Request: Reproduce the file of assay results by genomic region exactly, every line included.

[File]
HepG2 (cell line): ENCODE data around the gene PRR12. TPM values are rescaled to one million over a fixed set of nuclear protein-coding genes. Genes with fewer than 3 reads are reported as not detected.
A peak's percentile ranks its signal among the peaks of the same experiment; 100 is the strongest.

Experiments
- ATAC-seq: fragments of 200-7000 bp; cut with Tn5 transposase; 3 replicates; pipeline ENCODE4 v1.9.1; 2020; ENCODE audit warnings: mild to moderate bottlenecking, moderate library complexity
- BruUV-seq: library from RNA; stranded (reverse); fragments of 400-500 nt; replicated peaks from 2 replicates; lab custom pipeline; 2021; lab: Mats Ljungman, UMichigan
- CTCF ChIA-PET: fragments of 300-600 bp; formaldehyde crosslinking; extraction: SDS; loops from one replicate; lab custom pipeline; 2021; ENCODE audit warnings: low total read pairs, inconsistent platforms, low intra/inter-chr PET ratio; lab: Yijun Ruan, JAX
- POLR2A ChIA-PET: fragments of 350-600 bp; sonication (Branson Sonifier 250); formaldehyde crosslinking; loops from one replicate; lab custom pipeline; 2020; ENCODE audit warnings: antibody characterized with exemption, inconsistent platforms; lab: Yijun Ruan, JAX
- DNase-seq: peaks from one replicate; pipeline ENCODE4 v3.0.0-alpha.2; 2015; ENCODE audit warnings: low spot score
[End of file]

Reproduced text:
HepG2 (cell line): ENCODE data around the gene PRR12. TPM values are rescaled to one million over a fixed set of nuclear protein-coding genes. Genes with fewer than 3 reads are reported as not detected.
A peak's percentile ranks its signal among the peaks of the same experiment; 100 is the strongest.

Experiments
- ATAC-seq: fragments of 200-7000 bp; cut with Tn5 transposase; 3 replicates; pipeline ENCODE4 v1.9.1; 2020; ENCODE audit warnings: mild to moderate bottlenecking, moderate library complexity
- BruUV-seq: library from RNA; stranded (reverse); fragments of 400-500 nt; replicated peaks from 2 replicates; lab custom pipeline; 2021; lab: Mats Ljungman, UMichigan
- CTCF ChIA-PET: fragments of 300-600 bp; formaldehyde crosslinking; extraction: SDS; loops from one replicate; lab custom pipeline; 2021; ENCODE audit warnings: low total read pairs, inconsistent platforms, low intra/inter-chr PET ratio; lab: Yijun Ruan, JAX
- POLR2A ChIA-PET: fragments of 350-600 bp; sonication (Branson Sonifier 250); formaldehyde crosslinking; loops from one replicate; lab custom pipeline; 2020; ENCODE audit warnings: antibody characterized with exemption, inconsistent platforms; lab: Yijun Ruan, JAX
- DNase-seq: peaks from one replicate; pipeline ENCODE4 v3.0.0-alpha.2; 2015; ENCODE audit warnings: low spot score